I used to have lavender on each side of the garage doors. It looked very French, and it smelled great as you brushed past. Then it smelled great as you drove by, because it overgrew the door and the incoming tires crushed the branches.
I finally had to take them out. It was either that, or park in the street. There was a brief interregnum with an orangey climbing rose whose middle name was surely mildew, but that, fortunately, did not last long. Sometimes you have to prune with a shovel.
Now I have boxwood cones, neat and trim and formal. In poor soil and with not a lot of water, they seem happy. And mildew free, at least so far. I have learned never to say never in gardening.
This morning as I was knocking the cobwebs off the boxwood cones (spiders are one of the plusses - and minuses - of organic gardening, but more about that later) I was thinking about how much my garden has changed in the 12 years we’ve been here. And it's not just the trees getting taller.
There are many things that didn’t make the cut (pun intended). The Myrtle leaf orange trees I thought would look so great flanking the front door, and be so good for flower arrangements were in fact a scale factory, and they weeped. Refused to hold their branches up. A tree curling to the ground may look great on the other side of a pond, but right next to the front door it just looked weird. And don’t get me started on how much the rats liked those trees…makes me shudder just to think.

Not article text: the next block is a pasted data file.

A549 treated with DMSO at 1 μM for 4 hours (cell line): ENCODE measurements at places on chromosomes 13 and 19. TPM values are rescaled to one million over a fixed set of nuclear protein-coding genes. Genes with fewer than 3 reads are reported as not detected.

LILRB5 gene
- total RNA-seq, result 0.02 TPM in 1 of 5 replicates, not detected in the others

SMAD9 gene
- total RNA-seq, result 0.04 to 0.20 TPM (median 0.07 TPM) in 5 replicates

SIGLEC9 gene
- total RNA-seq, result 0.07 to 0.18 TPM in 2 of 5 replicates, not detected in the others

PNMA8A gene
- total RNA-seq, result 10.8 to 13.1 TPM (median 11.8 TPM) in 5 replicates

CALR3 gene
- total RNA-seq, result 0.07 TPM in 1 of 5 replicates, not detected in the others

Plus I am not the flower arranger I thought I was when I planted them. I love the first day or so, the surprise of that fresh green on a table, the fragrance that fills the room. But then having to fill the arrangements with water (when there's almost no place to get the spout of the watering can in, when you also have to find a way to stick your finger in the vase so you don't overfill and ruin your table) - it takes the fun out. And then there are the dying flowers and, if you're not careful, stinking water...not fun.
My mom prefers her flowers in the garden. She has a point.
I agonized before I took the oranges out. I always agonize - those are living things. But I have realized that once they’re out, I don’t look back. Not a twinge. And that’s making it easier to contemplate taking down a tall skinny curly willow that lists badly and is rubbing the eaves.
It also made the decision to take out a diseased Quince simpler - I didn’t want the disease to spread, so out it came, roots and all. And that has been a gift, for it has opened up a view all the way across the garden, to the old oak in the furthest corner, and that view has made the garden feel both more intimate and more expansive. I don't know how that's possible either - one of the ineffable mysteries of gardening.
Sometimes the things that look like disasters at the time are really gifts in disguise. That’s a good thing to remember in the garden. And it’s a good thing to remember in life.